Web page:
By Jeff Weyant
Yesterday we published Part I of this series highlighting exactly what is wrong with the NCAA, and how to its basic nature, the organization is hypocritical and biased. Today in Part II, we lay out a solution.
A growing segment of the sports world is beginning to point out the unfair position of the college athlete, particularly the superstars like Tim Tebow, Cam Newton, and Kemba Walker. These players are paid on average $7,000-12,000 a year in tuition, room, and board to play for their institution, an activity which brings in astonishingly large revenue figures (a middling Pac-10 school like Arizona State University draws over $13 million in ticket sales alone). More and more people are suggesting greater compensation for college athletes. After all, if a school like Texas brings in over $120 million from athletics and if college football in general tallied $2.2 billion in revenue in 2009, there’s got to be some money somewhere, right?
Well, actually, no. I haven’t seen this connection made (which probably just means someone already said it and I missed it) but one reason we’re unlikely to see a pay-for-play program is that there’s no money with which to pay athletes, unless you dramatically restructure the financial infrastructure of collegiate sports departments (good luck).
To see what I mean, head here and here for databases that catalogue the precarious economics of fielding a successful college sports department. The reality is that more and more schools are dealing with significant debt resulting from the upkeep costs associated with their athletic programs.
Take the University of Cincinnati, which left Conference USA in 2005 to join the Big East, and won conference titles in football in 2008 and 2009, culminating in high-profile bowl appearances, and also high-priced upgrades to help deal with the increased attention. As of 2010, the school had accumulated $24 million in athletic debt, leading to an enlarged dependence on university subsidies - money that’s essentially taken away from other areas of the academic institution to fuel an entirely non-academic enterprise.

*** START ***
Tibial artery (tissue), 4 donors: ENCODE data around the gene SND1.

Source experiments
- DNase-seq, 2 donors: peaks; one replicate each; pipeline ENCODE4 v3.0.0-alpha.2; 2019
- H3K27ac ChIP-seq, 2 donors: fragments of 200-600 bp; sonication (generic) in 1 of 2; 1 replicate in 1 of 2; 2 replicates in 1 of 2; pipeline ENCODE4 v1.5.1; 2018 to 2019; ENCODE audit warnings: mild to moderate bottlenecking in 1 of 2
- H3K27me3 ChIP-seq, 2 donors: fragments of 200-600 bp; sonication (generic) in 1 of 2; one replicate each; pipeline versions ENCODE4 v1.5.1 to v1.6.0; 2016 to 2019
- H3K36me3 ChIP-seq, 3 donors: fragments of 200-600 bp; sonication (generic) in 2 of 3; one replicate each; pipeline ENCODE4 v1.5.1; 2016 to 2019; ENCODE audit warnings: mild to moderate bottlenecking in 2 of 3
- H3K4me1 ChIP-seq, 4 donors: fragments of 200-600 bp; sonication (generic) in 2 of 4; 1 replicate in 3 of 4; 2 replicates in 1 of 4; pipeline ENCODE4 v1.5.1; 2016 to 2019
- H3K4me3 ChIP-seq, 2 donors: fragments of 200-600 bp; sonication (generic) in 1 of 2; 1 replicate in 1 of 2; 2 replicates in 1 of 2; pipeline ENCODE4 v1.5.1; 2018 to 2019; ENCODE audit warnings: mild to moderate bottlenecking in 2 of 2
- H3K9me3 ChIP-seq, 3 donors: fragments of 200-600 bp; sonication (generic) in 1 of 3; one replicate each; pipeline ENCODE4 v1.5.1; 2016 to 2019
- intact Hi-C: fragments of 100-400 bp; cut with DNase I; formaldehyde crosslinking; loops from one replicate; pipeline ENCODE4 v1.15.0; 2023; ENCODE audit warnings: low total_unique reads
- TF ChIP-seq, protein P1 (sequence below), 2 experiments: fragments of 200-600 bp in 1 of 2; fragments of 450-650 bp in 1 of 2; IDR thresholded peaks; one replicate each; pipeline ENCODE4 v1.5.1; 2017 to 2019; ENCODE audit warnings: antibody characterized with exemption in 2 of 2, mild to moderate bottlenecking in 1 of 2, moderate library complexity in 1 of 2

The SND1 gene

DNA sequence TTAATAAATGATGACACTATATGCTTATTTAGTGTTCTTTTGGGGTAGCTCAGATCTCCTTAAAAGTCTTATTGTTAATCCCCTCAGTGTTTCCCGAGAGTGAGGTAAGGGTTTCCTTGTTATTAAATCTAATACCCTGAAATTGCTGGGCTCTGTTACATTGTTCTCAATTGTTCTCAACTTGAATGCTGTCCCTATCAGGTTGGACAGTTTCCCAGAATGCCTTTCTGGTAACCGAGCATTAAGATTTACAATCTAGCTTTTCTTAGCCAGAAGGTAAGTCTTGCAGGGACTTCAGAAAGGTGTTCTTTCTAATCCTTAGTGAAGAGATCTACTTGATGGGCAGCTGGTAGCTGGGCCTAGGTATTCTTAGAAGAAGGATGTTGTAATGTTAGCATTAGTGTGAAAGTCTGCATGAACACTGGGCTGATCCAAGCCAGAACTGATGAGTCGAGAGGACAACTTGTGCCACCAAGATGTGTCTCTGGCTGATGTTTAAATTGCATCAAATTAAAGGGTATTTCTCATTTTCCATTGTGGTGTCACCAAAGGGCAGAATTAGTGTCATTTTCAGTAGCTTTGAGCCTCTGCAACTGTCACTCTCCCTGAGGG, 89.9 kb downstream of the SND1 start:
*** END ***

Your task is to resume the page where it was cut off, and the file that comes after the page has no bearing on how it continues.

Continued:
In 2007-08 the athletic department at Cincinnati received $10,699,504 in university subsidies and still managed several million dollars more in expenses than in revenue. Which means athletics cost the university well over $13 million that year. A student in the English department pays tuition and thus contributes to his or her education, but the athletic department spent $6,667,940 on tuition and fees for athletes (part of their scholarships), meaning college sports actually takes money away from the university.
So that $2.2 billion in college football revenue from 2009 seems deceptive, because just about all of it goes to pay for college football. If you go through the databases in the links above, you’ll notice that just about all athletic departments break even in the long run. They go over a few million one year, save a few million the next year. Hence the big question: if we’re going to start paying college athletes, where exactly is the money going to come from?
Of course, we have to agree to pay them in the first place, and what a battle that’s going to be. One side espouses the integrity of being a student-athlete while the other side claims injustice. “These kids are getting a free college education,” they say, “it’s an amateur league, they’ll get paid when they join the pros,” and so on. To which the other side responds, “But what about all the money Tim Tebow draws for the University of Florida, an amount staggeringly higher than the cost of attendance?”
Here’s how I’d respond to both camps: What if we created a sports league or a set of sports leagues that funneled directly into the professional leagues and had no connection to academic institutions?
Sure, it’s messy and complicated but before you shake your head in disbelief and close the browser window, hear me out. America isn’t the only country that ties its most popular sports to academic institutions, but it is the only one that prejudices the academics over the sports. In France, for instance, there’s a network of schools designed to develop the athletic talents of young people while continuing their standard education in the usual subjects. In spite of the academics, there’s absolutely no insincerity about what the main goal of the institutions is: turn young athletes into professional athletes.